(The Guardian newspaper) Beside the sun-bleached bones, the tangles of human hair and greying piles of clothes exposed by wind and rain, a leaflet newly dropped by the Iraqi army fluttered in the wind. “We are coming to save you from Isis!” the text announced, two years too late for those buried in the mass grave below.
Ten minutes’ drive away is the ruined city of Sinjar, where whole streets lie in rubble, shop shutters are still branded with the religion of their owners – ISIL marked them so that militants knew where to loot – and every tangle of steel and stone could hide an unexploded bomb.
Sinjar and the region around it in northern Iraq, a centre for the minority Yazidi group and symbol of their suffering under Isis, was liberated nearly a year ago. But since then there has been little clearance, no rebuilding, and no formal investigation of the mass graves that have been found – although some are now marked by wire fence or tape. There has been no restoration of public services or call for refugees to return.
The whole area still feels ghostly and abandoned, still waiting for life to return nearly a year after Isis left. The only residents are cats, wary soldiers, and a few shopkeepers who serve them. The destruction is so complete that officials are considering leaving the ruins as a monument to their people’s suffering.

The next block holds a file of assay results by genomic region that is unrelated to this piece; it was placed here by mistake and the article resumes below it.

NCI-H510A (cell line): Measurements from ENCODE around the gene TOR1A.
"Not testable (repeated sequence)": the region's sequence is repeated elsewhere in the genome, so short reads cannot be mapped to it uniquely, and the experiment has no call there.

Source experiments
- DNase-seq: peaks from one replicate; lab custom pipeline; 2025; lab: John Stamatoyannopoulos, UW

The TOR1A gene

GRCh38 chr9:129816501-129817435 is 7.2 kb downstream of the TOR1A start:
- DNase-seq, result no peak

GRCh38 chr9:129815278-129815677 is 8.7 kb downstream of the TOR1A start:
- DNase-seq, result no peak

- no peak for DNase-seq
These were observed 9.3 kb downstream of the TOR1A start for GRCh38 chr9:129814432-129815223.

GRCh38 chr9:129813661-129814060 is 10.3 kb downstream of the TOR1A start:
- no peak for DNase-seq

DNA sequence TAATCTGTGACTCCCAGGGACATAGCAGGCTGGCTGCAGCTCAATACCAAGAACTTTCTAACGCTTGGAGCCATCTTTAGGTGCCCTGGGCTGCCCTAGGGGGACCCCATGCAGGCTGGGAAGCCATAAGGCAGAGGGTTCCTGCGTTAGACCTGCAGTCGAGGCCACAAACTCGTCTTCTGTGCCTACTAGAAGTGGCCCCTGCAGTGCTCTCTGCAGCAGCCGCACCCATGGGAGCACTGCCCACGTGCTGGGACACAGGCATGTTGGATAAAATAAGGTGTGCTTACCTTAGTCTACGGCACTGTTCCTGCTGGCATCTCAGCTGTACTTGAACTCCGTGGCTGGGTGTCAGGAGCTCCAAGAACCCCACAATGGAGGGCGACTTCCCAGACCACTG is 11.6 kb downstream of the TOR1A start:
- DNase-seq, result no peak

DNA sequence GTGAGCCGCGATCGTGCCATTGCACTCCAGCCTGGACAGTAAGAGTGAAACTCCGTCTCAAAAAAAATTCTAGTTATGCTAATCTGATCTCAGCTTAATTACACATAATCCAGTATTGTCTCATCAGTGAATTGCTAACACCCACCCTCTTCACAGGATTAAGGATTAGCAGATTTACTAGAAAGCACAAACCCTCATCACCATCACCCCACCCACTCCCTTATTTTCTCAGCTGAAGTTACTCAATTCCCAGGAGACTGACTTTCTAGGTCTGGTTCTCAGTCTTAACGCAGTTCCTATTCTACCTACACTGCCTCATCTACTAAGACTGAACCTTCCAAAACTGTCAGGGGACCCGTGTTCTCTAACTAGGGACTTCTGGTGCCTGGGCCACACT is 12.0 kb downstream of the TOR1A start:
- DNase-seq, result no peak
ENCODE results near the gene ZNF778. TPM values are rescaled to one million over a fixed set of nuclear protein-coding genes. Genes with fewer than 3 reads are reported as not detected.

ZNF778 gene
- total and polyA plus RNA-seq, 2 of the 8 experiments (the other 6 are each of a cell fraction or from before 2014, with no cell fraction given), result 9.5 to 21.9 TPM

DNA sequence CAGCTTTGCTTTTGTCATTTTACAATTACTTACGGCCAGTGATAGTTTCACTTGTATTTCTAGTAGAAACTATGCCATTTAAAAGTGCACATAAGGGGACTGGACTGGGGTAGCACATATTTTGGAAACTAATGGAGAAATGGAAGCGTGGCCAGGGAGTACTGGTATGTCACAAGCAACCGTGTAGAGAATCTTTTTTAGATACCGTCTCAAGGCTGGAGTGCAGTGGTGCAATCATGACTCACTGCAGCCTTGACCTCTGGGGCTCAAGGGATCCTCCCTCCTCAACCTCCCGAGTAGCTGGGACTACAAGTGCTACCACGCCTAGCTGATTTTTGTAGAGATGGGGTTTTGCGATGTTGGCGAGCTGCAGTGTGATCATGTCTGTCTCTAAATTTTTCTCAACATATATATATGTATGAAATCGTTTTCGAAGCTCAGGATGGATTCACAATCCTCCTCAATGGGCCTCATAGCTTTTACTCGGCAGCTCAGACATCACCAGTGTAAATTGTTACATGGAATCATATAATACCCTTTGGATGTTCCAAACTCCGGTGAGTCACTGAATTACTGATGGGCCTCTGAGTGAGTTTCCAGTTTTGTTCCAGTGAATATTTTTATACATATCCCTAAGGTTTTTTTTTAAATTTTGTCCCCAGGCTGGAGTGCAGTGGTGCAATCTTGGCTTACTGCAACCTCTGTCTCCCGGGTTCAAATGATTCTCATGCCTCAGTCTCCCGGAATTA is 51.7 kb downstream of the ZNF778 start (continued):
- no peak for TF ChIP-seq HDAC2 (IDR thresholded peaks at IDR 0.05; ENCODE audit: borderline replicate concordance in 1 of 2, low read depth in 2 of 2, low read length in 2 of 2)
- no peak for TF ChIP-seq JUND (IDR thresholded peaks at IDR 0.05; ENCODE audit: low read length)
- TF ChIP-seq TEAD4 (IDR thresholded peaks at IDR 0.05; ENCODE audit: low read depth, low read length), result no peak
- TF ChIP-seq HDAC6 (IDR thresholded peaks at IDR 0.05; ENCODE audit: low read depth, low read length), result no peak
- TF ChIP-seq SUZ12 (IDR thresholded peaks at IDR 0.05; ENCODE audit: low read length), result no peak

“Seventy percent of the city is destroyed. There is an idea to build a new Sinjar and keep this just for a memorial,” said local government spokesman Nasir Pasha Khalaf. “Clearing this and rebuilding will be more expensive than just starting again.”
As the militant group is pushed slowly out of Mosul and strongholds in the villages surrounding it, the glacial pace of recovery is a bleak warning of the challenges ahead; a reminder that getting rid of the fighters is just the end of the beginning.
This is partly because the damage to communities under Isis rule was not just physical. Militants blew up streets, homes and churches, but also exploded the delicate web of relationships, political and personal, that held together one of Iraq’s most religiously diverse regions.
The trust that once meant Yazidis and Muslims served as godparents for one another’s children has been shattered, with many refugees saying neighbours joined Isis to persecute them. One of the group’s top emirs, or commanders, in the area came from the city. “They were all local people, hitting us, kicking us with cables, telling us we must convert,” said one Sinjar woman in her late 50s who was captured by Isis and held for nearly a year. She asked not to be named to protect relatives who were still in captivity.
In Sinjar city the Arabic letter Y, scrawled on buildings to alert Isis members to Yazidi property, provides further testament to the fact that attackers knew the families they would enslave and massacre.